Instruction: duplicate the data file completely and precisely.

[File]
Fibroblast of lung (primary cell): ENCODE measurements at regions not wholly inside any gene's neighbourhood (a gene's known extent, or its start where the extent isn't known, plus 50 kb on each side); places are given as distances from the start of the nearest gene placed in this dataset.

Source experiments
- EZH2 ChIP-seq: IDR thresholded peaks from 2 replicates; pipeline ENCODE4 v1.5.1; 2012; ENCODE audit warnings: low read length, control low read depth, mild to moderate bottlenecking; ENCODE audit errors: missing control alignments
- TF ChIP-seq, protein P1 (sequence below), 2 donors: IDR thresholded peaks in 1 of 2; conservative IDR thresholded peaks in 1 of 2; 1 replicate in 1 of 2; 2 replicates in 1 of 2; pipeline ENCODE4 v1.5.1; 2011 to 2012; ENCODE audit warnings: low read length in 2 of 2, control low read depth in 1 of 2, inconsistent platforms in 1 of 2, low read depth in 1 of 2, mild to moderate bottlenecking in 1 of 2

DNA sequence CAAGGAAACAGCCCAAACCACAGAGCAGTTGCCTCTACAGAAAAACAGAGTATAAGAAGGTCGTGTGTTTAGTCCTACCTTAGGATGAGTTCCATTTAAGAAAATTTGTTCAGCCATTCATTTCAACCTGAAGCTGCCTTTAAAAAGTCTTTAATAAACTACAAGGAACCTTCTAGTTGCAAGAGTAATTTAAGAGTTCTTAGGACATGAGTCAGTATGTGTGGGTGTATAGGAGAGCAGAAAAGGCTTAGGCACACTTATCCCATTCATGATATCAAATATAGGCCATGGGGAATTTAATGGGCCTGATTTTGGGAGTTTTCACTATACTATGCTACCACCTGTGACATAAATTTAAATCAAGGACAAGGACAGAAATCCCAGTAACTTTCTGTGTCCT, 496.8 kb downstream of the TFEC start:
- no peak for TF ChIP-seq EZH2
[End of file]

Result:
Fibroblast of lung (primary cell): ENCODE measurements at regions not wholly inside any gene's neighbourhood (a gene's known extent, or its start where the extent isn't known, plus 50 kb on each side); places are given as distances from the start of the nearest gene placed in this dataset.

Source experiments
- EZH2 ChIP-seq: IDR thresholded peaks from 2 replicates; pipeline ENCODE4 v1.5.1; 2012; ENCODE audit warnings: low read length, control low read depth, mild to moderate bottlenecking; ENCODE audit errors: missing control alignments
- TF ChIP-seq, protein P1 (sequence below), 2 donors: IDR thresholded peaks in 1 of 2; conservative IDR thresholded peaks in 1 of 2; 1 replicate in 1 of 2; 2 replicates in 1 of 2; pipeline ENCODE4 v1.5.1; 2011 to 2012; ENCODE audit warnings: low read length in 2 of 2, control low read depth in 1 of 2, inconsistent platforms in 1 of 2, low read depth in 1 of 2, mild to moderate bottlenecking in 1 of 2

DNA sequence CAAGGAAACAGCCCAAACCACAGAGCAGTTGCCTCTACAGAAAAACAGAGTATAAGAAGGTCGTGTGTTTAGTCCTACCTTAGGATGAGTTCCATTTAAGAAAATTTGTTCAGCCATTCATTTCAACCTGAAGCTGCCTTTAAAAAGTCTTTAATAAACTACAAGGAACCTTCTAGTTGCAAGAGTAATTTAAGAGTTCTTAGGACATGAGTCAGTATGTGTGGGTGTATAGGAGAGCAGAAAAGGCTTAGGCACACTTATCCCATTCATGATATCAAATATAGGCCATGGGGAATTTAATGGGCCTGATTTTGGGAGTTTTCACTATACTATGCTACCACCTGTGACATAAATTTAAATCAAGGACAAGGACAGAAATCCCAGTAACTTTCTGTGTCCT, 496.8 kb downstream of the TFEC start:
- no peak for TF ChIP-seq EZH2